An attendant approaches me as I examine a sculpture of an egg resting sideways on a wooden pedestal in the front room. The egg is made from an oversized rock cracked in half, the craggy opening exposing short crystals within. A trail of opaque white glass oozes from the fissure like a runaway yolk. The amicable attendant informs me that the artist, Rachel Rose, was drawn to the concept of luteinizing hormone (LH) as she conceived of this work, Open Egg (2018). Produced in both males and females, LH unites sperm and egg in the human body. She asks me whether I think this is what the sculpture conveys and I answer no. The sculpture shows the opposite in my opinion—a movement out, instead of in. The yolk appears to escape the shell, not flow toward it. Our short dialogue ends. I stay with the sculpture after she leaves to chat with another visitor, searching for unity. I’m not sure that I found it.

A small group of patrons gather inside one of Hana Miletić’s woven Jacquard textile pavilions, Softwares (white polyester and grey cotton)(2018) and the hosts ask for our participation. We are about to mimic their movements and chant, enacting a short exchange based on Shaker rituals. Hands wave, heads shake, and feet stomp collectively. The Shakers–also known as the United Society of Believers in Christ’s Second Appearance–are “the longest-lived American utopian experiment,”[5] and were dubbed as such for their ecstatic movements during worship. Established in England in the 18th century by religious radical Ann Lee, the community practiced “social, sexual, economic, and spiritual equality”[6] well before it was customary. Adhering strictly to four precepts: community, celibacy, confession, and detachment from society, Shakers crafted ways of living that promoted inclusivity if individuals were willing to abide by their doctrine. Dan Graham’s video on the second floor of the gallery, Rock My Religion (1983-84), is a compilation of footage from the latter part of the 20th century, tracing the counterculture that sprung up around rock and roll in the 1960s: dancing, hippies, psychedelic drugs. It motions toward Shakers as precursors to the popular musical movement. Both Miletić’s and Graham’s work reference the possibility of profound change being possible outside of the mainstream, where normative customs can constrict alternative ways of living from flourishing. These works demonstrate that the act of coming together­ to worship, to sing, or to get high are instances of placemaking, where the group attempts to prosper under communal actions.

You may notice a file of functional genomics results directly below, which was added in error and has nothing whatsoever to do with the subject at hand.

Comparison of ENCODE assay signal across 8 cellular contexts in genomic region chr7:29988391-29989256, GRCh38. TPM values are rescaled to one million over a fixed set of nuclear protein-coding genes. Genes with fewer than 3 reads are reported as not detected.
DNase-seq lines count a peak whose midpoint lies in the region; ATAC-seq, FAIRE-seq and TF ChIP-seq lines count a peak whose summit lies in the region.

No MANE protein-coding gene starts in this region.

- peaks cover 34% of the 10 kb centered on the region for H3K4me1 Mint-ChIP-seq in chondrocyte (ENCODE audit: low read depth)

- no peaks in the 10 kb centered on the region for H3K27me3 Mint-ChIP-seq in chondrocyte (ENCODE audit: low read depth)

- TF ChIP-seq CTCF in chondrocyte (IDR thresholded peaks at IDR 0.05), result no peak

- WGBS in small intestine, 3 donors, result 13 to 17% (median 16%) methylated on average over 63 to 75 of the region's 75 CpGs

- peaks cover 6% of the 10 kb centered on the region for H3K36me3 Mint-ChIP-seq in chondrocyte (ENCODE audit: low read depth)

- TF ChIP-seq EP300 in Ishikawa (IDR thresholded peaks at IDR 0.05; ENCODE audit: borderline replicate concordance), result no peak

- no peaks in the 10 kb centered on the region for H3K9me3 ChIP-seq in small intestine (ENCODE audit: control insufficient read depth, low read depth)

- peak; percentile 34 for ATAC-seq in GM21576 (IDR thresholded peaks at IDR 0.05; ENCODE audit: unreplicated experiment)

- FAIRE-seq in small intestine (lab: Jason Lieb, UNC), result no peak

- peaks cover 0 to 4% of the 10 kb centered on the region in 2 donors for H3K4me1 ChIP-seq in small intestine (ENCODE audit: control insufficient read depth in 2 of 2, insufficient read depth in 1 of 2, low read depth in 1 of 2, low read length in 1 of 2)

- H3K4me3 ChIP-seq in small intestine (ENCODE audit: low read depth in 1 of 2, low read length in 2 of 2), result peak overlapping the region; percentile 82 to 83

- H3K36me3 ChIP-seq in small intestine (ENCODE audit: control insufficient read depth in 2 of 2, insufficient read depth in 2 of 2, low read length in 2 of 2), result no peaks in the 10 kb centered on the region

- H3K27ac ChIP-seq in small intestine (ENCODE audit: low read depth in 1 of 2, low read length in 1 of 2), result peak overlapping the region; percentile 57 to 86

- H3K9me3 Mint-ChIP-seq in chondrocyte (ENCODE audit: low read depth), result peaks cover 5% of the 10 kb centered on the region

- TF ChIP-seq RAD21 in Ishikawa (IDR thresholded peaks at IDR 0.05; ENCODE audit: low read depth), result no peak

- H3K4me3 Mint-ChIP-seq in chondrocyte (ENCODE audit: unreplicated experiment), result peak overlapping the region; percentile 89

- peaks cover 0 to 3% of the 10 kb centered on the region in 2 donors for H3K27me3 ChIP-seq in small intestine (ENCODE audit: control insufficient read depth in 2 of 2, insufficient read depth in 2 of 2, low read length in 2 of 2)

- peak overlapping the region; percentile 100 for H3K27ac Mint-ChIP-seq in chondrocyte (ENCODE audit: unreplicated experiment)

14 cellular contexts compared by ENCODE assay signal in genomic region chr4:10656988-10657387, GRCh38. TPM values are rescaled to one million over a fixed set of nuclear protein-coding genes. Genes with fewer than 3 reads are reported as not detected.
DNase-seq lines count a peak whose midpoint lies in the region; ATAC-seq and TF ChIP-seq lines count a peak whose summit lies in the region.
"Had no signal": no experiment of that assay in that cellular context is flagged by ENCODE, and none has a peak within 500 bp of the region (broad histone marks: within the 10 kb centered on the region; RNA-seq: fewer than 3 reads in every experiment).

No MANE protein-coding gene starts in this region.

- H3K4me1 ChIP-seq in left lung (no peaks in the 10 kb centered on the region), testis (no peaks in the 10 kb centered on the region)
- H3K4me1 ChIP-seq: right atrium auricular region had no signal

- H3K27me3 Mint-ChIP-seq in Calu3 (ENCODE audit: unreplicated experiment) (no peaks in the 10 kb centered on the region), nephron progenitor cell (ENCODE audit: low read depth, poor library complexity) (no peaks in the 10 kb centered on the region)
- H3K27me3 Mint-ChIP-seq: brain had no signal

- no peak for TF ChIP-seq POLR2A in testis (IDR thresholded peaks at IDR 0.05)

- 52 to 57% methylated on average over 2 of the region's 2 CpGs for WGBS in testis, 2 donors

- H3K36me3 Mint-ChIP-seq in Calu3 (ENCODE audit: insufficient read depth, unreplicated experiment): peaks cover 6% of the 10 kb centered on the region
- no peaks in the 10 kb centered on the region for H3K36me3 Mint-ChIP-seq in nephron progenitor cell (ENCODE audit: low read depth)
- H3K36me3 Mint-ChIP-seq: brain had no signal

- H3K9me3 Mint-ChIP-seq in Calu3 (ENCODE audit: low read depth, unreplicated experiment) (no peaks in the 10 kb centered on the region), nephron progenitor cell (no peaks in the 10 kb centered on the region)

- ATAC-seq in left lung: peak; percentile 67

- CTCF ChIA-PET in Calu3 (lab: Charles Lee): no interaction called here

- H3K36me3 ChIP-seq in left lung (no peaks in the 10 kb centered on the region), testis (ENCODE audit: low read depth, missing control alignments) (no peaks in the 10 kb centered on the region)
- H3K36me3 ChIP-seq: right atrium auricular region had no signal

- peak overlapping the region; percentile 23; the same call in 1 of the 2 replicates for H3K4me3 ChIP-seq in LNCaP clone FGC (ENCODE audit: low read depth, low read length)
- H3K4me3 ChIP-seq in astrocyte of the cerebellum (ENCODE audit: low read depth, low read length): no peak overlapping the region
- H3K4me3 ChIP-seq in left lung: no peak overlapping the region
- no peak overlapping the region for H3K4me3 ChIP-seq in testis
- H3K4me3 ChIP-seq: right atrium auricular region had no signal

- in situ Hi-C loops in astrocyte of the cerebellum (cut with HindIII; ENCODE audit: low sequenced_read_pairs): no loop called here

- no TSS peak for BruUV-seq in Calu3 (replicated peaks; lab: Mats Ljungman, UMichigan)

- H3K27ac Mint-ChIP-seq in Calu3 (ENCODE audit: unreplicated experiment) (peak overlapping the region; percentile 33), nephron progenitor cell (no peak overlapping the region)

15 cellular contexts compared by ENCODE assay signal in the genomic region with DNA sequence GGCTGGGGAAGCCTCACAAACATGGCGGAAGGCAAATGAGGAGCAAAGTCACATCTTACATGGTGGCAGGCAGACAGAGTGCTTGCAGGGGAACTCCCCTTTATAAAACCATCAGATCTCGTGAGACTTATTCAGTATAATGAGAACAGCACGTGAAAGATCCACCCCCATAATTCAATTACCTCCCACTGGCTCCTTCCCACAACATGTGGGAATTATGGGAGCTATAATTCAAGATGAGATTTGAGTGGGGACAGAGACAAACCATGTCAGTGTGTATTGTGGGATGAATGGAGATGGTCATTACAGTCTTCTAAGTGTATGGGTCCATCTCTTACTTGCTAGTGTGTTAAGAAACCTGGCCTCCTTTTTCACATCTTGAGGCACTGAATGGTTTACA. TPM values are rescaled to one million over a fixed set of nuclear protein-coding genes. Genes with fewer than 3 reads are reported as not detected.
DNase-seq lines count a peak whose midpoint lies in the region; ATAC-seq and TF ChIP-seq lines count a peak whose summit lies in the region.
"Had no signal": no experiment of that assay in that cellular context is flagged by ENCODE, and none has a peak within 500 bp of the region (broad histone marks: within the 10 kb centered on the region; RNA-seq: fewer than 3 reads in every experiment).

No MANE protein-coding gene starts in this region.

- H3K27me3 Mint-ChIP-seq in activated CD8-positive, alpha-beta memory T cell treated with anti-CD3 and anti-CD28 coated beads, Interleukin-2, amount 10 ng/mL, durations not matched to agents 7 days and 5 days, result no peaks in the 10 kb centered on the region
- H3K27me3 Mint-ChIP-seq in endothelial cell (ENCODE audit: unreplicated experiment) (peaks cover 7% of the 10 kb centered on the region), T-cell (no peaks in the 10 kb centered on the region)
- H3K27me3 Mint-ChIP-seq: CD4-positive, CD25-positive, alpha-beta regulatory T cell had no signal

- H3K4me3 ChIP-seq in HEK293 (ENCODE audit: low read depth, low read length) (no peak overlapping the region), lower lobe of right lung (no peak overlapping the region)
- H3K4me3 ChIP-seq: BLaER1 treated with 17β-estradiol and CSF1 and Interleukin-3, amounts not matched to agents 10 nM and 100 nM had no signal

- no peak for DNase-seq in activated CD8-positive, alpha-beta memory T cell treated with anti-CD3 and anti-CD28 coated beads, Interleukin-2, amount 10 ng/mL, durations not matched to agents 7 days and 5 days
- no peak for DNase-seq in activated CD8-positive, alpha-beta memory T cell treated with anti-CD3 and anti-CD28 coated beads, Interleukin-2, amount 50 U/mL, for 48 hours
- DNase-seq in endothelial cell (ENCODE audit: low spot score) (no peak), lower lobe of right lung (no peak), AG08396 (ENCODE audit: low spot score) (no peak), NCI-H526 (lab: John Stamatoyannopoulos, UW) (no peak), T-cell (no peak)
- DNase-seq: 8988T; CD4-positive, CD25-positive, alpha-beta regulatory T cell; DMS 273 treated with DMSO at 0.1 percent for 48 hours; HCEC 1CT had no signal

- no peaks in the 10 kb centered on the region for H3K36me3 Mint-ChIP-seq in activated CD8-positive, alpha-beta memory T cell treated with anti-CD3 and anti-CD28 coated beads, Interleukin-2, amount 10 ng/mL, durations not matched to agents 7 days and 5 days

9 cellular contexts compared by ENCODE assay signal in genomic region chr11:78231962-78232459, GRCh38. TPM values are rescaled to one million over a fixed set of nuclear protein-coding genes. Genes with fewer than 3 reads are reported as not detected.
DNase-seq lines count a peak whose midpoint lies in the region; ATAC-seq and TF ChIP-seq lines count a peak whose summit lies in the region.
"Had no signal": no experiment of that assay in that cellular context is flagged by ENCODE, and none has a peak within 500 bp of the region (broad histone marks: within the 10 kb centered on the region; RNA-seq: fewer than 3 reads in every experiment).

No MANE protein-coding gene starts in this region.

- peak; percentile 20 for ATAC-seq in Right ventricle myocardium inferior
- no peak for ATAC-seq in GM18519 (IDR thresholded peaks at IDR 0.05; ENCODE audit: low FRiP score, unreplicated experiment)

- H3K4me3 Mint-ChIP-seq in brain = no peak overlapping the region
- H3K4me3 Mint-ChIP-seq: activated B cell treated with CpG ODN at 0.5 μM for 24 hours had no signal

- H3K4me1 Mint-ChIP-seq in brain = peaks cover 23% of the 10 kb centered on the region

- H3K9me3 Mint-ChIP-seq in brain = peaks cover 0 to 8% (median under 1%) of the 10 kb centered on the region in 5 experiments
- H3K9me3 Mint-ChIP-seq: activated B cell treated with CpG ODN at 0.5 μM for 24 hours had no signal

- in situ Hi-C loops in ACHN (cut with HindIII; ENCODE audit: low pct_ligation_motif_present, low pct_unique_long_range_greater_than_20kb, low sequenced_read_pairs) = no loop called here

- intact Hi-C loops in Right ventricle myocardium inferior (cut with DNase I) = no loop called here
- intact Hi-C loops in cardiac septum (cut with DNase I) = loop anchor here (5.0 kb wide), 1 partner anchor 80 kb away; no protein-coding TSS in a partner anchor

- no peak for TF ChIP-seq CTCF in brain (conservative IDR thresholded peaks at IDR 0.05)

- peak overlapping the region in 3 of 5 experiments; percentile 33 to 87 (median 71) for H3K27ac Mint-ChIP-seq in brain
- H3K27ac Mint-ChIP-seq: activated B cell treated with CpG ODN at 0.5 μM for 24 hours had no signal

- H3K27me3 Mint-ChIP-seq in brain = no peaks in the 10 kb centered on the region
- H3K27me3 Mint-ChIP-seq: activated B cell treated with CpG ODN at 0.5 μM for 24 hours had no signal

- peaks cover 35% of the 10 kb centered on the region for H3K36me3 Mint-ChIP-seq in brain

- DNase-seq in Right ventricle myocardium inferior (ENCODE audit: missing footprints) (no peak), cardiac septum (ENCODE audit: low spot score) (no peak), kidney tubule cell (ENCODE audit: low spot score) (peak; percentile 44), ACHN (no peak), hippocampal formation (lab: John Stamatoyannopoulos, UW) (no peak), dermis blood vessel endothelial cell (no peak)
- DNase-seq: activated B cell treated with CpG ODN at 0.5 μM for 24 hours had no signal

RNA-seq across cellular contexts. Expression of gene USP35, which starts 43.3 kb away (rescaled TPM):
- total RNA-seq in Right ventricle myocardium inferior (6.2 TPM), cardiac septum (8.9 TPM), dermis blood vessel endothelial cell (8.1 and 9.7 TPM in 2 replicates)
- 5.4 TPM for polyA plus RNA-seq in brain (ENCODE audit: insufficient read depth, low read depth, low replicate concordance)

Dan Graham, Rock My Religion (video still), 1983-84. Black and white and color video, sound, 55 minutes 27 seconds. Courtesy of the artist; Electronic Arts Intermix (EAI), New York; and Metro Pictures, New York.

“Form inside form inside form,” the rock drones. A soothing woman’s voice, spoken with a British accent, originates from within the metamorphic rock resting on the floor. Its talking points include quasi-objects and automation. I sit in one of the five black wooden chairs corralling Philippe Parreno’s La pierre qui parle (The Speaking Stone)(2018) as I strain to hear the quiet voice as it competes with the noise generated by guests inside the expansive gallery. I sit with the rock for some time, leaning in to listen to the rock for its secrets, an outpouring I wonder if anyone else hears. I want to be told the answer to the question that one of the hosts had offered to me in an earlier exchange: “How does a new world/place come into being?” I don’t know how it happens exactly. Have I been missing the hints that purport to aid in elucidation peppered throughout the gallery? Perhaps. Small, barely detectable, fissures constantly form in our understanding that then crack and rupture to reshape what we know. Are new worlds forming constantly, slowly, deliberately all around us? Yes, and like eyes adjusting to darkness, it sometimes takes a moment until we can begin to see them.

“Life To Come,” organized by Asad Raza, is on view at Metro Pictures, 519 West 24th Street, New York, until February 16, 2019.

[1] Press release by Metro Pictures:
[2] Michael Slenske, “Home grown: Asad Raza stages art show in his one-bedroom NYC apartment,” Wallpaper Magazine, December 11, 2015:
[3] Ibid.
[4] Press release by Metro Pictures:
[5] Catherine A. Paul, “The Shakers – A utopian community” (Social Welfare History Project, 2017)Retrieved from
[6] Ibid.